Far-right attack Kirkby migrant hotel – build united workers’ movement against racism

For jobs, homes and services for all

Theo Sharieff, Socialist Party executive committee

The scenes of violence and intimidation against migrants outside the Suites Hotel in Kirkby have shocked working-class people across the country. The far-right group Patriotic Alternative descended on the hotel on 10 February with the objective of inciting violence against refugees, met by local residents in a peaceful counter-demonstration.

The attacks have been hypocritically condemned by politicians from all of the capitalist establishment parties. This includes Tory home secretary Suella Braverman. But she has used her position in office to demonise migrants, describing refugees fleeing war and repression as “the invasion on our southern coast”.

The Tories are attempting to stir racist division in communities, at a time when workers are uniting in a fightback against the cost-of-living crisis. The Tories blame migrants for the lack of housing and the strain on public services that their policies have actually caused – whatever the consequences.

It’s clear that far-right racist extremists feel emboldened under the Tories to carry out anti-migrant attacks. The attempted attack in Kirkby is only the most recent in a string of racist attacks and attempts at intimidation against migrants, including the attempted petrol bombing of an asylum centre in Dover last year.

Tories and Labour

But it isn’t only the Tory government which is responsible. The Labour Party has called on the Tories to step up deportations! That’s because Starmer’s Labour also defends the idea that working-class people should pay for the crisis, while the rich get richer.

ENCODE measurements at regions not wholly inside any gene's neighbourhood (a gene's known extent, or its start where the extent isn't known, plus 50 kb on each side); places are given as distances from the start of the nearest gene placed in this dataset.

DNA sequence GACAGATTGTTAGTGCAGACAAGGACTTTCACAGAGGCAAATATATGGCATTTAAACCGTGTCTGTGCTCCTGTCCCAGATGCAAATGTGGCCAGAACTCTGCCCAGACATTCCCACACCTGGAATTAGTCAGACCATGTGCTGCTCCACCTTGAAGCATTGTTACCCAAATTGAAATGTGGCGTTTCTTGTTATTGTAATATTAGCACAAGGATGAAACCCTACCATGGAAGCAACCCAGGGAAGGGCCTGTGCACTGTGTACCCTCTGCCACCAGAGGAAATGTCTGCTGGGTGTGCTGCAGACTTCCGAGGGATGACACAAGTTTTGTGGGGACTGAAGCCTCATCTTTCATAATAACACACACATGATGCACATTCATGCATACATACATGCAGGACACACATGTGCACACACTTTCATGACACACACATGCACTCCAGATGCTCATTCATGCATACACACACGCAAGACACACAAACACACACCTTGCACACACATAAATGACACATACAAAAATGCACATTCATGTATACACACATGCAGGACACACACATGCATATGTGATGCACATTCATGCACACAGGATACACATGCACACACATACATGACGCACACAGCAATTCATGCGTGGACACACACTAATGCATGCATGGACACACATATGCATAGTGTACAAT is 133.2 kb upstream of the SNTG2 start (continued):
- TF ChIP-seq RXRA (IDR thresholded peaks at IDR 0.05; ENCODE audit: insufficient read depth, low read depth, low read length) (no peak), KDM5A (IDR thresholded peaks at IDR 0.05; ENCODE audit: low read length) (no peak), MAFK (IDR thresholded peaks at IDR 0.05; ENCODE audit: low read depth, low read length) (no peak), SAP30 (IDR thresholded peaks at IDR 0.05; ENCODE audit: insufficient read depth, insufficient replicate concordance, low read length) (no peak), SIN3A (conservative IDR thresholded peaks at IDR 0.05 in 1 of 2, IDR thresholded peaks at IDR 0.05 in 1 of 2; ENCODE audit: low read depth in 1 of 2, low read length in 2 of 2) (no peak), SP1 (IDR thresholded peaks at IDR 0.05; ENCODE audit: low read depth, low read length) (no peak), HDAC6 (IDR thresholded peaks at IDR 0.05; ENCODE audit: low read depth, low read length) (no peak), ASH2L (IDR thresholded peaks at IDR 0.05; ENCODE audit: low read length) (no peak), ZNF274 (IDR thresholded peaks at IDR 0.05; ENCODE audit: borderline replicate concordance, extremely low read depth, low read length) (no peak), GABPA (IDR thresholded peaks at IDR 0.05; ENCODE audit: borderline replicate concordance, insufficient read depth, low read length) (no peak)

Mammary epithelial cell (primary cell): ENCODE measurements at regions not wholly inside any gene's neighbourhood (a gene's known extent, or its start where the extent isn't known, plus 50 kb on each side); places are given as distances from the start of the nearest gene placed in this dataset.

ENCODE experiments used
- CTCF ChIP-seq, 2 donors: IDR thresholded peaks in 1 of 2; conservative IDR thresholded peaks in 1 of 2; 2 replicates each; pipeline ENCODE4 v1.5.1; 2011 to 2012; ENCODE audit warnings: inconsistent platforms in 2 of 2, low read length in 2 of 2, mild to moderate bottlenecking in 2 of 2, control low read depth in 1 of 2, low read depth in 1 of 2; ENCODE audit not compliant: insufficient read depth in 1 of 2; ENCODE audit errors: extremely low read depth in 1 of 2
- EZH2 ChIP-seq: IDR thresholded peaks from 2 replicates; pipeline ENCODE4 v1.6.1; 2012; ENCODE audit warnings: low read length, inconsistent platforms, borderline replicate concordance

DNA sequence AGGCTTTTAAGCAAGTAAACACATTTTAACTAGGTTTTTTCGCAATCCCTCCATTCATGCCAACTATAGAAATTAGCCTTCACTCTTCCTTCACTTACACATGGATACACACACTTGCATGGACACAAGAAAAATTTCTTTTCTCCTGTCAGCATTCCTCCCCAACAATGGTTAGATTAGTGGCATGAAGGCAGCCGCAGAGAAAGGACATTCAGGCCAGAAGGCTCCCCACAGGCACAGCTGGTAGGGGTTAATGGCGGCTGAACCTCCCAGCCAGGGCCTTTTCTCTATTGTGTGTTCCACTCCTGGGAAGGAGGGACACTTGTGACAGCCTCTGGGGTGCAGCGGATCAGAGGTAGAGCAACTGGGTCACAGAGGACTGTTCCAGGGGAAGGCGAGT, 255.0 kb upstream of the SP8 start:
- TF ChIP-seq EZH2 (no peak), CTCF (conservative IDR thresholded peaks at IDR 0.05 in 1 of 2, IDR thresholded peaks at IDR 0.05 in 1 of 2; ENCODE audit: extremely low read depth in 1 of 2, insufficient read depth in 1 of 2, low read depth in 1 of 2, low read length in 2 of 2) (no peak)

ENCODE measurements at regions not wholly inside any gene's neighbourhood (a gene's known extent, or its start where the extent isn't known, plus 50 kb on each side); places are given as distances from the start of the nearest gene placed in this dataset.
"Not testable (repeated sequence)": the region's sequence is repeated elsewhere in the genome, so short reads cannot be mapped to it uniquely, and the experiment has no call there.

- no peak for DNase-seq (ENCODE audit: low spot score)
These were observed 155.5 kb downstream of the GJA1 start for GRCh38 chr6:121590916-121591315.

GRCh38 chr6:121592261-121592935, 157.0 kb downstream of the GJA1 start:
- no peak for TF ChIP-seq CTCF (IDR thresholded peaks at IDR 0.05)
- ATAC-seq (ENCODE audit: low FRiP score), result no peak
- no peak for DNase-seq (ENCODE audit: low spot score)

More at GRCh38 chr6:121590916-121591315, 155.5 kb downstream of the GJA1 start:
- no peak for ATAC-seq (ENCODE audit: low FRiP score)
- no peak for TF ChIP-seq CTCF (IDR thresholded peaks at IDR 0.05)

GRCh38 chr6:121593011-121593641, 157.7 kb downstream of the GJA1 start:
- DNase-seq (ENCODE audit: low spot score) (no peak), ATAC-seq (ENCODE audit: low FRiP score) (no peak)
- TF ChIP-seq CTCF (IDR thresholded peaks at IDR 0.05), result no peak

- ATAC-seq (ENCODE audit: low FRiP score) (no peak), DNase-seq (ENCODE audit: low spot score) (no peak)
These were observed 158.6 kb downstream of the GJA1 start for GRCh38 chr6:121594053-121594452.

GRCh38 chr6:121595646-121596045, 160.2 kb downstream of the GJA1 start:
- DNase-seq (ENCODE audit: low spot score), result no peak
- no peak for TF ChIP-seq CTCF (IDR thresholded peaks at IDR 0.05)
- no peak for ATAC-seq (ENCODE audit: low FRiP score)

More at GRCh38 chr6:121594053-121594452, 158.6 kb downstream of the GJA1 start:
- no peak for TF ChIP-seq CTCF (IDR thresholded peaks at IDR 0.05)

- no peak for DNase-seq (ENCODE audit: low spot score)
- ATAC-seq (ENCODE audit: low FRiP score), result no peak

Kirkby has some of the highest levels of poverty in the country. Labour has controlled Knowsley Council since 1973 – and for years has voted in favour of passing on brutal Tory cuts to council funding. This is in stark contrast to the Militant-led Labour Liverpool City Council of the 1980s, which led a united mass movement of workers and working-class communities to take on and push back the attacks of Margaret Thatcher’s Tory government.

In Knowsley, £485 per resident has been cut from its budget, compared to the national average of £188. It’s no wonder local people are angry.

Meanwhile, the richest 250 individuals in Britain now own £710 billion, up from £658 billion in 2021. No working-class people should face any cuts – make the billionaires pay!

What programme needed

The tiny far-right ‘Patriotic Alternative’ was able to persuade around 450 people to attend the protest outside the Suites Hotel on 10 February. Less than 100 were its own supporters, mobilised from across the north of England.

The fact that the brave, anti-racist, counter-demo – organised at short notice at the Suites Hotel on 10 February – was outnumbered, underscores the vital need for the trade union movement to take the lead. The fight against racism and the far right has to include the fight against the conditions that allow racism to flourish.

Leaflets distributed to houses in Kirkby by Patriotic Alternative in the days leading up to the protest referred to the cost-of-living crisis leaving people freezing over winter. But it’s workers of all different backgrounds in the trade union movement who are currently leading the way in the strike wave – the most powerful struggle against the capitalist-driven cost-of-living and energy crisis.

The potential for a united trade union campaign for jobs, homes and services for all couldn’t be clearer. That would be the most effective way of building a movement to cut across support for the far right growing. Such a campaign should also demand the resources our local councils need in order to meet the needs of refugees and the existing population.

Workers need a political voice

Tory rule continues to be threatened by the growing strike wave. So, there is no question that the Tories will once again blame migration to try to distract working-class people from the real causes of falling living standards. But what political alternative exists to the pro-austerity parties, who all agree with attacking the conditions of workers and refugees?